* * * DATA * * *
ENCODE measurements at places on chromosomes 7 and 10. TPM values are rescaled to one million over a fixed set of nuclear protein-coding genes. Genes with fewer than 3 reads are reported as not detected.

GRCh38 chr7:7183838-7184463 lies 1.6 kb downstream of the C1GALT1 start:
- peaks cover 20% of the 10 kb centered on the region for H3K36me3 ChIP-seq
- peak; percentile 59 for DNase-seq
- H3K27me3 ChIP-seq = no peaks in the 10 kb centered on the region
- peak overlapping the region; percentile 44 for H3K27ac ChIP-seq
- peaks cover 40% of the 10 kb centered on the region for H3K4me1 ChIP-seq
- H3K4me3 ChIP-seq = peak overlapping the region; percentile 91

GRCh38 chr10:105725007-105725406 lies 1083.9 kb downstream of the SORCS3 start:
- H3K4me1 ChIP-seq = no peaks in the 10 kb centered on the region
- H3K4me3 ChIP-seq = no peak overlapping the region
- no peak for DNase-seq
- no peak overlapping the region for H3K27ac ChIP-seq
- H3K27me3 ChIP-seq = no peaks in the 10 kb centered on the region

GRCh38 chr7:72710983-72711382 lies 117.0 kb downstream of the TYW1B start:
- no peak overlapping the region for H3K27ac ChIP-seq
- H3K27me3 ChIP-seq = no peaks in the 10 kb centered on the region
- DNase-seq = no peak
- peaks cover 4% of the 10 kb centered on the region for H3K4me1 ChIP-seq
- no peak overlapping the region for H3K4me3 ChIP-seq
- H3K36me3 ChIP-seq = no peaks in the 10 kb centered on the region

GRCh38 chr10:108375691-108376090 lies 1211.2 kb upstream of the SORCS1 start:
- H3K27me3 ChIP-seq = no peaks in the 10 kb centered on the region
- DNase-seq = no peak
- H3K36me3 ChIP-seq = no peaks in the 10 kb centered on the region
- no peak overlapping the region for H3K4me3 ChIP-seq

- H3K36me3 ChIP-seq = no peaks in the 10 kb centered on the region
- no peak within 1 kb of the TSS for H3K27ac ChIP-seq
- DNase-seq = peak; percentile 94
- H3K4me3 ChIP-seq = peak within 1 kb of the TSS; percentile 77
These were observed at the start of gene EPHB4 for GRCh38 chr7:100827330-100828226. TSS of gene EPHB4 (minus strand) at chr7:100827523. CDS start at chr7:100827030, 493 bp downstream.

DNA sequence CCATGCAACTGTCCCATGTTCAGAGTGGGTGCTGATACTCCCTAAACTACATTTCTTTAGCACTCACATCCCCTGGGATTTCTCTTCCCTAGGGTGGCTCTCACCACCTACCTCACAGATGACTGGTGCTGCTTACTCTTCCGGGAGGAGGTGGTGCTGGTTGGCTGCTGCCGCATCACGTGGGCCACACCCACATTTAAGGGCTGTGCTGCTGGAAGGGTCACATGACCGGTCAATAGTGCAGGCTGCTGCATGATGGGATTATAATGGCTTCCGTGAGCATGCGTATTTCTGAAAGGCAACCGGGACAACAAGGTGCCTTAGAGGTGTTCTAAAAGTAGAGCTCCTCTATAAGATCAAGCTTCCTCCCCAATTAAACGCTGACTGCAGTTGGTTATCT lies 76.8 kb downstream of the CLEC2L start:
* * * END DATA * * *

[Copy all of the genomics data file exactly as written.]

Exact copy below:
ENCODE measurements at places on chromosomes 7 and 10. TPM values are rescaled to one million over a fixed set of nuclear protein-coding genes. Genes with fewer than 3 reads are reported as not detected.

GRCh38 chr7:7183838-7184463 lies 1.6 kb downstream of the C1GALT1 start:
- peaks cover 20% of the 10 kb centered on the region for H3K36me3 ChIP-seq
- peak; percentile 59 for DNase-seq
- H3K27me3 ChIP-seq = no peaks in the 10 kb centered on the region
- peak overlapping the region; percentile 44 for H3K27ac ChIP-seq
- peaks cover 40% of the 10 kb centered on the region for H3K4me1 ChIP-seq
- H3K4me3 ChIP-seq = peak overlapping the region; percentile 91

GRCh38 chr10:105725007-105725406 lies 1083.9 kb downstream of the SORCS3 start:
- H3K4me1 ChIP-seq = no peaks in the 10 kb centered on the region
- H3K4me3 ChIP-seq = no peak overlapping the region
- no peak for DNase-seq
- no peak overlapping the region for H3K27ac ChIP-seq
- H3K27me3 ChIP-seq = no peaks in the 10 kb centered on the region

GRCh38 chr7:72710983-72711382 lies 117.0 kb downstream of the TYW1B start:
- no peak overlapping the region for H3K27ac ChIP-seq
- H3K27me3 ChIP-seq = no peaks in the 10 kb centered on the region
- DNase-seq = no peak
- peaks cover 4% of the 10 kb centered on the region for H3K4me1 ChIP-seq
- no peak overlapping the region for H3K4me3 ChIP-seq
- H3K36me3 ChIP-seq = no peaks in the 10 kb centered on the region

GRCh38 chr10:108375691-108376090 lies 1211.2 kb upstream of the SORCS1 start:
- H3K27me3 ChIP-seq = no peaks in the 10 kb centered on the region
- DNase-seq = no peak
- H3K36me3 ChIP-seq = no peaks in the 10 kb centered on the region
- no peak overlapping the region for H3K4me3 ChIP-seq

- H3K36me3 ChIP-seq = no peaks in the 10 kb centered on the region
- no peak within 1 kb of the TSS for H3K27ac ChIP-seq
- DNase-seq = peak; percentile 94
- H3K4me3 ChIP-seq = peak within 1 kb of the TSS; percentile 77
These were observed at the start of gene EPHB4 for GRCh38 chr7:100827330-100828226. TSS of gene EPHB4 (minus strand) at chr7:100827523. CDS start at chr7:100827030, 493 bp downstream.

DNA sequence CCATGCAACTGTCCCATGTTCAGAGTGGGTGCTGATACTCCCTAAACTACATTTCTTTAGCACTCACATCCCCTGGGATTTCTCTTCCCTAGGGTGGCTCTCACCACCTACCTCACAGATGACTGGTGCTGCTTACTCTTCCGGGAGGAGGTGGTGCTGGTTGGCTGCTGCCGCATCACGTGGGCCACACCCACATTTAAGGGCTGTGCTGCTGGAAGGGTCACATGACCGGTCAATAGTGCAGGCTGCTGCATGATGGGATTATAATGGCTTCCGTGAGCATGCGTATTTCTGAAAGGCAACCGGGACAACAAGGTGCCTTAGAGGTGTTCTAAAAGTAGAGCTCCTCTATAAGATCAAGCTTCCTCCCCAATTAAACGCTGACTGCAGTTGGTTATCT lies 76.8 kb downstream of the CLEC2L start: